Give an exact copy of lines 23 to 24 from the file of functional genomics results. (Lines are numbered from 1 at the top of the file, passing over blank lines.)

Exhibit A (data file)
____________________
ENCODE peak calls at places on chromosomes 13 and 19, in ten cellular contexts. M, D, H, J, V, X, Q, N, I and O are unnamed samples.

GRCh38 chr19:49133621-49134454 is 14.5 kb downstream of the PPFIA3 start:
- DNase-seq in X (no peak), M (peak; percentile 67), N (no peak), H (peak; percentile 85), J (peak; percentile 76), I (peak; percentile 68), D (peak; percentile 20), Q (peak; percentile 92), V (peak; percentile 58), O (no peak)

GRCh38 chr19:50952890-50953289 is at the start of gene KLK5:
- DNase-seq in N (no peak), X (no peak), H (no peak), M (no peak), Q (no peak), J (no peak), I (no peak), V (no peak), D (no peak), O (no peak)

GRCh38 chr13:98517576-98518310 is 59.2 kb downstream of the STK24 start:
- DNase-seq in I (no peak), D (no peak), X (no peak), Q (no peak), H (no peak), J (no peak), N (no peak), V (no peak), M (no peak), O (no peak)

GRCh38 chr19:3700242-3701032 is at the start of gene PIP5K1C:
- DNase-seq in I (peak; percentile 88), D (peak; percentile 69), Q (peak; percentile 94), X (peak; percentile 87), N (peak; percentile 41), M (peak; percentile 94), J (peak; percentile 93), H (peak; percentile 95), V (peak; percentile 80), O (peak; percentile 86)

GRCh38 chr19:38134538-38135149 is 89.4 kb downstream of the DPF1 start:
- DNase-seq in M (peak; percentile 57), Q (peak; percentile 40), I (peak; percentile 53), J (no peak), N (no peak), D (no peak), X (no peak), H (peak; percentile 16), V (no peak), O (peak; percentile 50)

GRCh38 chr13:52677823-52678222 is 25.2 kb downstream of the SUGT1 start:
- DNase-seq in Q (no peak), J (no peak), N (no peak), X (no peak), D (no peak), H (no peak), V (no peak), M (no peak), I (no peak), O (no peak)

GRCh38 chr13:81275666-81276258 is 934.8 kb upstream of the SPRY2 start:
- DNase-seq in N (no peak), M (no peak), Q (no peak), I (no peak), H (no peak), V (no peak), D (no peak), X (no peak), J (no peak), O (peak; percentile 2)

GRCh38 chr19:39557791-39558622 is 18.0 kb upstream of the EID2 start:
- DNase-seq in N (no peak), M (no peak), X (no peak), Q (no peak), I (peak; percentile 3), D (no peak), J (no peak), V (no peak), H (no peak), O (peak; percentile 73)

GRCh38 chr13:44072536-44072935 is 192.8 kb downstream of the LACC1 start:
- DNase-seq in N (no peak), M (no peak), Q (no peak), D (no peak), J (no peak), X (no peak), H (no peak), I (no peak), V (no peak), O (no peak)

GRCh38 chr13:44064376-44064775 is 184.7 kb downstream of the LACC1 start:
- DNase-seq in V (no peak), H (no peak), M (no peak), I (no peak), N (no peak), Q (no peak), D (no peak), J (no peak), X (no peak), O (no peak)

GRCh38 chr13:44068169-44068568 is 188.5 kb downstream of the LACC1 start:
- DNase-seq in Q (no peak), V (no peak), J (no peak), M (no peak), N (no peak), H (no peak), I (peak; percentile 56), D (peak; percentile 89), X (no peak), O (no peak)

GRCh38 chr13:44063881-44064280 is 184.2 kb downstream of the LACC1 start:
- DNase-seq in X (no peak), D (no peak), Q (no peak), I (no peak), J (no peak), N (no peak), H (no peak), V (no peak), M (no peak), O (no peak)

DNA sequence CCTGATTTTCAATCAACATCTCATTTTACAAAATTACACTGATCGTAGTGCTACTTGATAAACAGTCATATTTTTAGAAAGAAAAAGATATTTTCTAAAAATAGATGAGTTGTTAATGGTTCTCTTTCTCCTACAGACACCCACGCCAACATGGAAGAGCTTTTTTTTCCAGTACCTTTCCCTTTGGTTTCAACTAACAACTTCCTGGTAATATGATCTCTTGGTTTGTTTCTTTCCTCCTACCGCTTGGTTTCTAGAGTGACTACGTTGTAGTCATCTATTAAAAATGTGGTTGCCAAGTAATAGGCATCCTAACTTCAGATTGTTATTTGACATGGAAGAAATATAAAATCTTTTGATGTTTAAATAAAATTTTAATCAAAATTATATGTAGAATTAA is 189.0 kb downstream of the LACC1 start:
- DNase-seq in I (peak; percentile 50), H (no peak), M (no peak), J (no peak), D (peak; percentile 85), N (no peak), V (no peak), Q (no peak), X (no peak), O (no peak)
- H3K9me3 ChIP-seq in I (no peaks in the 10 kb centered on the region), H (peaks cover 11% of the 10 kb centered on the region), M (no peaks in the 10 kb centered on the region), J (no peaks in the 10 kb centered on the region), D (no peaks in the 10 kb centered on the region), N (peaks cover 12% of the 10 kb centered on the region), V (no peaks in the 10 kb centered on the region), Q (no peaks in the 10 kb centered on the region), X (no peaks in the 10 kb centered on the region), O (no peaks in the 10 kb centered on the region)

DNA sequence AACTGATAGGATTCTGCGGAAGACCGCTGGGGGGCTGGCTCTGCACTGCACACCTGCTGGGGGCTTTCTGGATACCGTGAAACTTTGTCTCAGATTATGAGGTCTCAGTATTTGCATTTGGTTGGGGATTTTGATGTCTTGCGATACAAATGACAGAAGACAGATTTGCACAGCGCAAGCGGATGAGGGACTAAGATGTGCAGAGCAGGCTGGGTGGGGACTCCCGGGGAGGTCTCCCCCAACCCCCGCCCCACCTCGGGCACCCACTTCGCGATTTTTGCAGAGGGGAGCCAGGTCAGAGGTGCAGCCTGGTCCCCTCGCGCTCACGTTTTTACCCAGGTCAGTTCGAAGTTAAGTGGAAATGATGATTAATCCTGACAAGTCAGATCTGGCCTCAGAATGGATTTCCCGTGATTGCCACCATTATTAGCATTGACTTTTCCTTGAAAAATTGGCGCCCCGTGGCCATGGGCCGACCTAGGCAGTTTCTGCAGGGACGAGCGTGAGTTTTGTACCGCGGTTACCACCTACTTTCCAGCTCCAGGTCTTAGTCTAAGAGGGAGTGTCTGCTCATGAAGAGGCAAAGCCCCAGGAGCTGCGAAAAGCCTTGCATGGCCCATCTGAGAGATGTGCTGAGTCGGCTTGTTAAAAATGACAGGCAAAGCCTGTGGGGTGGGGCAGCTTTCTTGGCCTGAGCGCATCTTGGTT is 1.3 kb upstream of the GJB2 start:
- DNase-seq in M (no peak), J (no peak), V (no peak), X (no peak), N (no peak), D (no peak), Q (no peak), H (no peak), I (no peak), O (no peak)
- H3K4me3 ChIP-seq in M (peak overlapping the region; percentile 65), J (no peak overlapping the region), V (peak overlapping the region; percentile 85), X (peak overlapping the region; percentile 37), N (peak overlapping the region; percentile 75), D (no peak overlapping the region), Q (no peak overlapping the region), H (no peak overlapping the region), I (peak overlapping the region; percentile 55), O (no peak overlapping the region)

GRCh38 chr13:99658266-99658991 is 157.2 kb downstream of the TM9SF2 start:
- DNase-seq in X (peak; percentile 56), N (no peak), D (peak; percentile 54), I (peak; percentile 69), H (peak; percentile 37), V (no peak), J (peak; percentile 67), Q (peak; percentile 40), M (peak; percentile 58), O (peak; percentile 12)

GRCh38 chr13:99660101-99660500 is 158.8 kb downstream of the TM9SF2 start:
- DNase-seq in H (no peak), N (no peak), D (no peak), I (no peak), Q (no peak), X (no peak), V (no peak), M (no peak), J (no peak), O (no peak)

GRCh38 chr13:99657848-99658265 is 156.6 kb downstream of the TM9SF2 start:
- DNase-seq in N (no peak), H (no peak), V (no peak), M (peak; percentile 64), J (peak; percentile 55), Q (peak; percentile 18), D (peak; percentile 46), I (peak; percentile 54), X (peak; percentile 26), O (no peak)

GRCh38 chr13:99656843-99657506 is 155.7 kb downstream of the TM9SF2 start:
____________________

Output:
- DNase-seq in Q (no peak), V (no peak), J (no peak), M (no peak), N (no peak), H (no peak), I (peak; percentile 56), D (peak; percentile 89), X (no peak), O (no peak)

GRCh38 chr13:44063881-44064280 is 184.2 kb downstream of the LACC1 start: